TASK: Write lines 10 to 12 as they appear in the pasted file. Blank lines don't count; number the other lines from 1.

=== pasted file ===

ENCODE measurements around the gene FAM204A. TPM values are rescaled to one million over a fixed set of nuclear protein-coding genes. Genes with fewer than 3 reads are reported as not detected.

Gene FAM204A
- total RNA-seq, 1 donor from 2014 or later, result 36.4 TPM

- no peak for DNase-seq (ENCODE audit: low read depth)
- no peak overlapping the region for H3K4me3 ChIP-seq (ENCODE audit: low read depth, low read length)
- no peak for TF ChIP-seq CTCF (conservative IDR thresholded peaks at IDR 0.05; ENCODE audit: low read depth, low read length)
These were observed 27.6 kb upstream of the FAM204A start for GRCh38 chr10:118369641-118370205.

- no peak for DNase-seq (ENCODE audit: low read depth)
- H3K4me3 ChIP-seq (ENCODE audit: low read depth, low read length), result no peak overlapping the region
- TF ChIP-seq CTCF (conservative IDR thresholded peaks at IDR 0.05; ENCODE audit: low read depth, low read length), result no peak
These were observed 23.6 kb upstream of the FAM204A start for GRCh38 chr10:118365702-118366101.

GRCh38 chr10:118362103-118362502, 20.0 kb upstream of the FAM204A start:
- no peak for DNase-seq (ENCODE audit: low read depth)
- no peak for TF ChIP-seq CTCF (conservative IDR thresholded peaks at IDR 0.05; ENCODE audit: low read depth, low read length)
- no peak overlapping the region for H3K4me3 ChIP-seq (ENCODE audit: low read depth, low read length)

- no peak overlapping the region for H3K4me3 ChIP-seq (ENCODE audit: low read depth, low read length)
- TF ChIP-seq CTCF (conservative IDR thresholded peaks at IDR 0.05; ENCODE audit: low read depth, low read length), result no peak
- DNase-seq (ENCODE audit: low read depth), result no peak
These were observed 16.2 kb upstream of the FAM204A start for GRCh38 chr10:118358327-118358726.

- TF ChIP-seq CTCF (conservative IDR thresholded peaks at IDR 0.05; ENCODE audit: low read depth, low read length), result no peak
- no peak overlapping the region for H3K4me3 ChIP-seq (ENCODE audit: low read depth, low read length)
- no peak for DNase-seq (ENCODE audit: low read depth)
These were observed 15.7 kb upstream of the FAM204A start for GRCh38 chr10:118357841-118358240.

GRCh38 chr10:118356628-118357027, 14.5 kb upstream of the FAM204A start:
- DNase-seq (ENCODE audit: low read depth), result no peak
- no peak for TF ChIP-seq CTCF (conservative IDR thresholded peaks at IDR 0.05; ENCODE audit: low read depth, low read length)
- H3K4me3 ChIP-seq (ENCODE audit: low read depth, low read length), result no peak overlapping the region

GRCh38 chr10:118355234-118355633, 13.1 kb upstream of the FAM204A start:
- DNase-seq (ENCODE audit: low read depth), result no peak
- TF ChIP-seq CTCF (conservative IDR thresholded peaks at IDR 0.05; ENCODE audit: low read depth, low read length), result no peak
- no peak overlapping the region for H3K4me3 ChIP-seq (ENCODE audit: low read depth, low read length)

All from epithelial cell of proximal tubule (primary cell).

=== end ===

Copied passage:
- TF ChIP-seq CTCF (conservative IDR thresholded peaks at IDR 0.05; ENCODE audit: low read depth, low read length), result no peak
These were observed 23.6 kb upstream of the FAM204A start for GRCh38 chr10:118365702-118366101.

GRCh38 chr10:118362103-118362502, 20.0 kb upstream of the FAM204A start: